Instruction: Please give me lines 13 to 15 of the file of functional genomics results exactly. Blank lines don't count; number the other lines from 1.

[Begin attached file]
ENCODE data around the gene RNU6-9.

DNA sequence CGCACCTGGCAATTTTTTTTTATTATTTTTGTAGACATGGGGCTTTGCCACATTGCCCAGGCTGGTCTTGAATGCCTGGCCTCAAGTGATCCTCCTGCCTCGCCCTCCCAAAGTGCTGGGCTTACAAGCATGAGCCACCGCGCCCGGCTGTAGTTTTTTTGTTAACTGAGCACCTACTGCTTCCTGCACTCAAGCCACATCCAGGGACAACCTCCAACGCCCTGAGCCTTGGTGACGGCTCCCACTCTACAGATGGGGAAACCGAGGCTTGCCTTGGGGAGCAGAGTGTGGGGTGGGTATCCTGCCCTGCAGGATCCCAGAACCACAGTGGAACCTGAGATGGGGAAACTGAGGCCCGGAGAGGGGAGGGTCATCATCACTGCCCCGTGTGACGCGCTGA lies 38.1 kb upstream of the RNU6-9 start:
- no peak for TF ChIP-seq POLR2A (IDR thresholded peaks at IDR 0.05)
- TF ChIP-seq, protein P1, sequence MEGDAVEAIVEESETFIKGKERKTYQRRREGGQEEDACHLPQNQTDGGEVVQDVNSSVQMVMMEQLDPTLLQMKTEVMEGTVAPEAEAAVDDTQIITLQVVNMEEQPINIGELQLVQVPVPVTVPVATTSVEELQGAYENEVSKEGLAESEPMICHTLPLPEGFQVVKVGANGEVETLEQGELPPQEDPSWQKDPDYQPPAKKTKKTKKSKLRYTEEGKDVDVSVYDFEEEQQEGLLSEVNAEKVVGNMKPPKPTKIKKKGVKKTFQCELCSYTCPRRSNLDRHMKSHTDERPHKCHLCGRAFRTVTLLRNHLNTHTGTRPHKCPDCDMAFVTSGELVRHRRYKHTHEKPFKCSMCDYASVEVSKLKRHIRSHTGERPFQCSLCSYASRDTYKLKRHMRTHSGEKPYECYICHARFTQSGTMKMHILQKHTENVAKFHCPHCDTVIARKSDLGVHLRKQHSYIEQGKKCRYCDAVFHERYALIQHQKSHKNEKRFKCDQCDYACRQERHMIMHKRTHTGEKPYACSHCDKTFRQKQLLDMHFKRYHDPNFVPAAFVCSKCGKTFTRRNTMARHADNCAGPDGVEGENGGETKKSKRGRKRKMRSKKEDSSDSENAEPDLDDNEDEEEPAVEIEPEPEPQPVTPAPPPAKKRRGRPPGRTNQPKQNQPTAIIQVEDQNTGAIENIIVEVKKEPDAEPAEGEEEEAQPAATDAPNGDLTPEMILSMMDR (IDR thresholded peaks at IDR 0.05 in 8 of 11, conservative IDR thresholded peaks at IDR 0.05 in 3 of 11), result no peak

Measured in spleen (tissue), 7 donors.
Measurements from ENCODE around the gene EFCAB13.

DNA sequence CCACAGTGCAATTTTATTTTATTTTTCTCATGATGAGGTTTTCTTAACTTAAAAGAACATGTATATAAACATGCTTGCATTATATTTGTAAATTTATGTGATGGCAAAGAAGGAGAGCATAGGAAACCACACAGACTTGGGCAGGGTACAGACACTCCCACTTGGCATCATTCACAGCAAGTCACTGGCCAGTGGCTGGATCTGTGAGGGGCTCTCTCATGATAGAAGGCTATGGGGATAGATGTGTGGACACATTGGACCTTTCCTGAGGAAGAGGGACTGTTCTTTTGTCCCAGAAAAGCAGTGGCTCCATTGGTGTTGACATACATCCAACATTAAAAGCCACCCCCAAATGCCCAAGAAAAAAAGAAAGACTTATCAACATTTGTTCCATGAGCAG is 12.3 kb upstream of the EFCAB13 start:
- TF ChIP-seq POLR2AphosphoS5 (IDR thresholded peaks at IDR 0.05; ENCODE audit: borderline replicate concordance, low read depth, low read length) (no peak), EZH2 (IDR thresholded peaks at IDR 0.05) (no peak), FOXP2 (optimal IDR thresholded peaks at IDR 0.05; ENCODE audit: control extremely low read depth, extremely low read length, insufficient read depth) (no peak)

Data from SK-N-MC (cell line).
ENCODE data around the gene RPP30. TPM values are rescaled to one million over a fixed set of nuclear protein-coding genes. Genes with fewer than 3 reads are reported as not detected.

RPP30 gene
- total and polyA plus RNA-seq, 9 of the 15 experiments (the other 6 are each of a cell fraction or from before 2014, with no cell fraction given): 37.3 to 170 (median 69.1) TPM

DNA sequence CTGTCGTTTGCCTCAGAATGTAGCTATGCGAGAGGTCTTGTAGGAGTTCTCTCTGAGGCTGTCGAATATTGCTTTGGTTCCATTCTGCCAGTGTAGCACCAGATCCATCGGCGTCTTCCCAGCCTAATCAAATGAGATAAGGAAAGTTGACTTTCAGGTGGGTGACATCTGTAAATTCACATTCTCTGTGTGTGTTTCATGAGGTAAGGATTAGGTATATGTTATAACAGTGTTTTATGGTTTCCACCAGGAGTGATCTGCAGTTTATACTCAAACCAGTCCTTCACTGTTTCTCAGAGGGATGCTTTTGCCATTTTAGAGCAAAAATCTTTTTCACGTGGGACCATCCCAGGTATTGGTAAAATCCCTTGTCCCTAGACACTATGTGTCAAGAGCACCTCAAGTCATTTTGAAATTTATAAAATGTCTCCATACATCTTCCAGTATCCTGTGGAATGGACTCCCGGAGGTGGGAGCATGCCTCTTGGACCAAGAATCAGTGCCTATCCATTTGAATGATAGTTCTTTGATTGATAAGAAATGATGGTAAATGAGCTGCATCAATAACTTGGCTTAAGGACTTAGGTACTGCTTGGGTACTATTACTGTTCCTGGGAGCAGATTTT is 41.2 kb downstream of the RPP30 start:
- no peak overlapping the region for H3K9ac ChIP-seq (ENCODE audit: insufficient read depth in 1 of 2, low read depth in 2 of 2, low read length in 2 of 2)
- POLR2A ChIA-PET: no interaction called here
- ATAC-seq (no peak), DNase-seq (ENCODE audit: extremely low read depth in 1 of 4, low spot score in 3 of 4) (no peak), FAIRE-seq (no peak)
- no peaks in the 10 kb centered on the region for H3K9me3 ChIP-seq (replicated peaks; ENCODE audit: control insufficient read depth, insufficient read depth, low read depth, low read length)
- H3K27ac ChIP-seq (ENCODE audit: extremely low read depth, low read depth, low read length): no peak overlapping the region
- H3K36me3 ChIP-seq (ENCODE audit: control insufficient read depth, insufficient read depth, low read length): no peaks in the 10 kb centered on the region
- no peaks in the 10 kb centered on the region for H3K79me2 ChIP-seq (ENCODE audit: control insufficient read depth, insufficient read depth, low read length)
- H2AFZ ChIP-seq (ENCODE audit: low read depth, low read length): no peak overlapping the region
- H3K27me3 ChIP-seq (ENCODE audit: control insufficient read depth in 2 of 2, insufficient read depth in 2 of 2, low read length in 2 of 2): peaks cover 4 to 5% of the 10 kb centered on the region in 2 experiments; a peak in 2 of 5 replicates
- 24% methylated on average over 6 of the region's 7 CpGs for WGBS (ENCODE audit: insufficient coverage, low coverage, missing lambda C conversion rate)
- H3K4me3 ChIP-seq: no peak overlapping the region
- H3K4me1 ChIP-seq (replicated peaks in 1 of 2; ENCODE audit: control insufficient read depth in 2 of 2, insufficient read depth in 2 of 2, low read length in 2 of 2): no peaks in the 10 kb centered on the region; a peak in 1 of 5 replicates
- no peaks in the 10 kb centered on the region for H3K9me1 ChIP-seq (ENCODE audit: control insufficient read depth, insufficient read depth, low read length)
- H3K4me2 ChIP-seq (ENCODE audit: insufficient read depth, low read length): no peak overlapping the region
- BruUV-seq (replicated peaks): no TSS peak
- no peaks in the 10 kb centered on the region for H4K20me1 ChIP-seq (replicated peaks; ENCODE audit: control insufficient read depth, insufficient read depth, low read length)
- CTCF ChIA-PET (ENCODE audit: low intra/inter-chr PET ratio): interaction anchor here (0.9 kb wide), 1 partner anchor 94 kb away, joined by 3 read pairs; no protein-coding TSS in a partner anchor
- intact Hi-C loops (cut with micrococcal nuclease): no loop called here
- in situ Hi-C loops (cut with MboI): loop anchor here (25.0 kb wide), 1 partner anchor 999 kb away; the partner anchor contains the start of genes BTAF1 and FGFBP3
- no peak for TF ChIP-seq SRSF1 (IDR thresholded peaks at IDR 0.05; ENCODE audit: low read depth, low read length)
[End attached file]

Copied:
DNA sequence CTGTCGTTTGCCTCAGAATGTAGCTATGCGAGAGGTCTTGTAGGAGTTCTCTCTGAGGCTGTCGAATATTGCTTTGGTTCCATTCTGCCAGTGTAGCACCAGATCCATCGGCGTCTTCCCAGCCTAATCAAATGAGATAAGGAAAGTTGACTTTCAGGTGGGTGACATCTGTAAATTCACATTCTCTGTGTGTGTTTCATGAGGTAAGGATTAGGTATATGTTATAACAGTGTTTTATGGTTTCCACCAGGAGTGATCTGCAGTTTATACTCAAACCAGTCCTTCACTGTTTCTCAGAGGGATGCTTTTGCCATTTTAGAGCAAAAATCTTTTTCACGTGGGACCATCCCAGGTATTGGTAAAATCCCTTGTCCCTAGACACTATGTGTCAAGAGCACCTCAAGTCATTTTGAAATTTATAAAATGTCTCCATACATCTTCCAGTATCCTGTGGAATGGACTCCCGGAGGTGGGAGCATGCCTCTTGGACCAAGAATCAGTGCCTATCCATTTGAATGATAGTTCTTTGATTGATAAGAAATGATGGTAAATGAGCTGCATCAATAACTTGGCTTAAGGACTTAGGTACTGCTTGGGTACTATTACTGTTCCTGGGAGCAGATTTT is 41.2 kb downstream of the RPP30 start:
- no peak overlapping the region for H3K9ac ChIP-seq (ENCODE audit: insufficient read depth in 1 of 2, low read depth in 2 of 2, low read length in 2 of 2)
- POLR2A ChIA-PET: no interaction called here